No reader will easily forget Applebaum’s vivid accounts of the horrible human suffering of the Gulag: the hunger and frostbite, the lonely, disregarded deaths, the sadism and exploitation, the mothers snatched on the street without so much as a final goodbye to their families, the orphaned children dying of cold and starvation and neglect, the fear and mistrust felt between those who were randomly spared and those who were almost as randomly seized.
But Applebaum is ultimately interested less in the Gulag’s horror than its creators’ motives. We today may look back on the camp era and see only waste: Stalin’s “preposterous public-works projects,” as Remnick calls them. But that’s not how it seemed to many at the time. At the time, many Westerners paid tribute to the Soviet Union’s achievements–its mighty dams and railways, its cities in the Arctic circle and vast farms of irrigated grain. Even anti-Communists like Richard Crossman, editor of The God That Failed, paid tribute to the “terrifying efficiency” of the Soviet economy: Liberated from petty concerns like profit and loss and cost-accounting, the Soviets could do things that no capitalist society would ever dare attempt. Andrei Amalrik, in his Notes of a Revolutionary, recalls Canadian prime minister Pierre Trudeau’s visit to the Siberian city of Norilsk. Trudeau lamented that Canada had never succeeded in building so large a city so far north–unaware, or unconcerned, that Norilsk had been built by prisoners.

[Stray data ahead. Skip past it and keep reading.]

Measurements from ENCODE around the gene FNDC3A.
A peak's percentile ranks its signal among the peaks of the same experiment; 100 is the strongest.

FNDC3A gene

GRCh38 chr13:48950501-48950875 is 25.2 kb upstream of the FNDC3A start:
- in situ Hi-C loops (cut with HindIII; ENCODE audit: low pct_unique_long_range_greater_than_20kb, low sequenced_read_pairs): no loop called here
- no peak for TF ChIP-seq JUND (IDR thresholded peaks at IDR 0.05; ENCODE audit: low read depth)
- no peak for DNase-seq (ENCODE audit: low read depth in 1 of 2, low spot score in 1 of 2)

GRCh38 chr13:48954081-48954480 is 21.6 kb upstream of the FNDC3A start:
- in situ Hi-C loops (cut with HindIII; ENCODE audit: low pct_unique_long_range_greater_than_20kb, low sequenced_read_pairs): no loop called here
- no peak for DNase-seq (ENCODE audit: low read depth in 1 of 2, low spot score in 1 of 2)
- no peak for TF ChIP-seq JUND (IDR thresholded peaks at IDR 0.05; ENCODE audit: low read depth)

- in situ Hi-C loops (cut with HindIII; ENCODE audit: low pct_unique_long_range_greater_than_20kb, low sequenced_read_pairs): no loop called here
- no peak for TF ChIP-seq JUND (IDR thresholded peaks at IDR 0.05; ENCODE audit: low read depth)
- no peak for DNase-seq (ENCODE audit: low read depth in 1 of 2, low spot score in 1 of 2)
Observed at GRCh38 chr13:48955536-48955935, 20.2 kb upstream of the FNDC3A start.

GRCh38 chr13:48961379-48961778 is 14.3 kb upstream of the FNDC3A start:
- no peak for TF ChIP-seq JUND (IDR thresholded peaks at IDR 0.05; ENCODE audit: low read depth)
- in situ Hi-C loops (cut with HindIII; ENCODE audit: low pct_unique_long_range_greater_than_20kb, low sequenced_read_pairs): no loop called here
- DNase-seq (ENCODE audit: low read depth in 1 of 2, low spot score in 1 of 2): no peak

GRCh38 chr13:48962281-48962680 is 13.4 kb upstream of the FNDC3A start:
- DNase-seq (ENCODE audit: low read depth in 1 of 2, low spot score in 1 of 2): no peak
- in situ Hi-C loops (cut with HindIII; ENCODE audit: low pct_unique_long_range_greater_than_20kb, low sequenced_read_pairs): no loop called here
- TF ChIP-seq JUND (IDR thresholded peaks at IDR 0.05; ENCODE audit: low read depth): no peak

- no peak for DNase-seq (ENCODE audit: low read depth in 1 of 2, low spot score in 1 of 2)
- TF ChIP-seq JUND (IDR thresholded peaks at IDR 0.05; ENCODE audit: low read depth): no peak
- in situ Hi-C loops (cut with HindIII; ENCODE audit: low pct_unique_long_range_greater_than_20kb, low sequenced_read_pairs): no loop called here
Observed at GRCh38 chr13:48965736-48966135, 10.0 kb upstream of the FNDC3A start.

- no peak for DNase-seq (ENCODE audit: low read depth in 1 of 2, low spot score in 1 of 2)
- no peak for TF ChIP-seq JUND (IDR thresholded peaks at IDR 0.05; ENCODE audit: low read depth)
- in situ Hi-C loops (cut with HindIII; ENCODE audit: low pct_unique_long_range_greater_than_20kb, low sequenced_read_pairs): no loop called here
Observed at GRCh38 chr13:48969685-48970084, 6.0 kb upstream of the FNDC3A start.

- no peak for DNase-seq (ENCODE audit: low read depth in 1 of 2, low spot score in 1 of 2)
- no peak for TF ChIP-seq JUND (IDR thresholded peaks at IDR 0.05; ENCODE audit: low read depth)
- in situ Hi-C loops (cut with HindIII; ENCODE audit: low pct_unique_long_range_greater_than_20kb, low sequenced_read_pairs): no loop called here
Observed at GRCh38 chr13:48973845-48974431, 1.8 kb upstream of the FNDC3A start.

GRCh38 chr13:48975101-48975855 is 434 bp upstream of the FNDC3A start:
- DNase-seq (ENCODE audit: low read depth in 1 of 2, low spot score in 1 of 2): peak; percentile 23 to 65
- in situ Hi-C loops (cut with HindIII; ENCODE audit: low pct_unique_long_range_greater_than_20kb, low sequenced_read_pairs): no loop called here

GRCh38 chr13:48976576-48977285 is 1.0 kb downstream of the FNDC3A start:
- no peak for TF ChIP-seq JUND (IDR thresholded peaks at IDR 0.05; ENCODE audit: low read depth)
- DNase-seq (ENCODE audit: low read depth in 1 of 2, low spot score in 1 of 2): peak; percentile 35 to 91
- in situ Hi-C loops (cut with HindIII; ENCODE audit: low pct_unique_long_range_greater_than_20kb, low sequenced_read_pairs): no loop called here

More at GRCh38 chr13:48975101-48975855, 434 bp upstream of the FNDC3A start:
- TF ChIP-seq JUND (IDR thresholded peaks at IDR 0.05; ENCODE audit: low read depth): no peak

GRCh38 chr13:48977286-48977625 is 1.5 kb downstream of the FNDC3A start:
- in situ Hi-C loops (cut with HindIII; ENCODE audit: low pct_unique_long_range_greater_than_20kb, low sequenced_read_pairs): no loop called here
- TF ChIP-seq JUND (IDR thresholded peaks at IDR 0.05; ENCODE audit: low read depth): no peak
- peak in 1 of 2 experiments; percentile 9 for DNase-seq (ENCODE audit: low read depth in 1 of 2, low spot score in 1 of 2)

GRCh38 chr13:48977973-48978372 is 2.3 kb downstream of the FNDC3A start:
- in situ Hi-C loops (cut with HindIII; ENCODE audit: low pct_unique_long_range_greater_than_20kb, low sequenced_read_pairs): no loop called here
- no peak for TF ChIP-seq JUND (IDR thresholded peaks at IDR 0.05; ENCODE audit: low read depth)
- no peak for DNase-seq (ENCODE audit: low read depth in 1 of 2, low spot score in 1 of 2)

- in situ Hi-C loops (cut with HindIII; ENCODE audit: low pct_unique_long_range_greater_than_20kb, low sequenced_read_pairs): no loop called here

Any decent person can recognize the inhumanity and cruelty of the Gulag (though as a matter of record, a remarkable number of people who considered themselves decent managed to avoid recognizing it when it counted). But what Applebaum emphasizes, as nobody before her has done, is the Gulag’s sheer stupid pointlessness.
Who would set prisoners to work digging an unnecessary canal from the White Sea to the Baltic using only hand tools? How could anybody imagine that starving slaves could outproduce American factories? Were the Soviets crazy?